As gold prices plunged, gold mining stocks have taken a beating too. We saw a brutal sell-off on Friday, and the Market Vectors Gold Miners ETF has been down 49.5% year-to-date.
In the second of our two-part interview with Jim Rogers, the commodities guru told us about the biggest headwinds for gold miners.
Also, he’s not convinced that the commodities supercycle has ended just yet. Business Insider: What’s next for gold miners and mining stocks? Jim Rogers: I don’t own gold mining stocks. There’s so many other easy ways for people to buy gold now that the miners have stiff competition. And there’s lots and lots of competitive situations in mining.
30 years ago if you wanted to buy gold, you were almost restricted to gold mining shares. That’s not true anymore. You can buy all sorts of coins. In those days only Krugerrands were available, 30 years ago. Nobody even made gold coins except Krugerrands. Now many countries have them. All sorts of ETFs, ETNs, futures, now there’s many ways to buy gold. So the miners have a serious competitive situation and of course there’s hundreds of them.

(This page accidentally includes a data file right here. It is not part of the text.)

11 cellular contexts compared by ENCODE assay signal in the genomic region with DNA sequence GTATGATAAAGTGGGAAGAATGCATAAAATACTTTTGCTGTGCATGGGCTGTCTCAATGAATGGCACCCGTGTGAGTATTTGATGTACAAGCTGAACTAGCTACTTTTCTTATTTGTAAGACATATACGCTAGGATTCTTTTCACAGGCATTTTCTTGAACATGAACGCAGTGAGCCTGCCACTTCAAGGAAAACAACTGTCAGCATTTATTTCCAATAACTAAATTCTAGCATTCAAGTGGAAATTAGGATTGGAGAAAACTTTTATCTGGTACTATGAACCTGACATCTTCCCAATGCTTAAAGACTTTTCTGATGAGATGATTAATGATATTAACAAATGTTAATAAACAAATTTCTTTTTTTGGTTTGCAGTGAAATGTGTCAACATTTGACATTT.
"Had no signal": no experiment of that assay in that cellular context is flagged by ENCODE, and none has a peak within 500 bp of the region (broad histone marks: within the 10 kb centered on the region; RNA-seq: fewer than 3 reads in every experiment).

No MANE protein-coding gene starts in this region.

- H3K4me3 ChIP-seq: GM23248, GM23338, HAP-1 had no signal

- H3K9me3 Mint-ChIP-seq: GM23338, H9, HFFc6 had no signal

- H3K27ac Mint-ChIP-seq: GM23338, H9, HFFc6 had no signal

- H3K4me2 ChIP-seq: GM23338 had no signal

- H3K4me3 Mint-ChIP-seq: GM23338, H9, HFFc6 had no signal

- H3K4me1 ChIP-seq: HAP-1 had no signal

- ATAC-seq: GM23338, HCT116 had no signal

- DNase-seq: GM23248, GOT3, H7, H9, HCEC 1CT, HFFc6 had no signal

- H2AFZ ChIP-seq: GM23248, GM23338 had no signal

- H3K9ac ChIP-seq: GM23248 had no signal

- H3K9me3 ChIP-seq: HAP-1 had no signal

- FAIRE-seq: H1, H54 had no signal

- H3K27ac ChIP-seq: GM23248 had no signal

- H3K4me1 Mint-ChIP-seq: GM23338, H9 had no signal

Mark Twain said the definition of a gold mine is ‘a hole in the ground with a liar standing at the top of the hole’ because there’s just so many of them. Somebody once did a study and I think he determined that more money has been lost in gold mining shares than any other industry in America including airlines and railroads at one time. So miners are going to have a very difficult time ahead of them.
If I’m right about the price of gold, that’s one huge headwind and the other is there’s too many of them. If you can find a gold mine that can make money, that has good management and that has good reserves, sure. But even that’s going to be difficult because gold is going to take a while to make a bottom.
BI: The price of gold is now below the cost of production for many mines. Do you think that could cause tightness in supply and push prices higher?
JR: Of course that would happen eventually. I’ve been in the investment world a long time and I know that things can stay below the cost of production for years. It takes a long time for people to believe they have to close their mines. It costs money to close a mine, it costs money to re-open a mine so people are reluctant to close mines.
For the rest of this interview, click here: http://www.businessinsider.com/jim-rogers-gold-miners-2013-7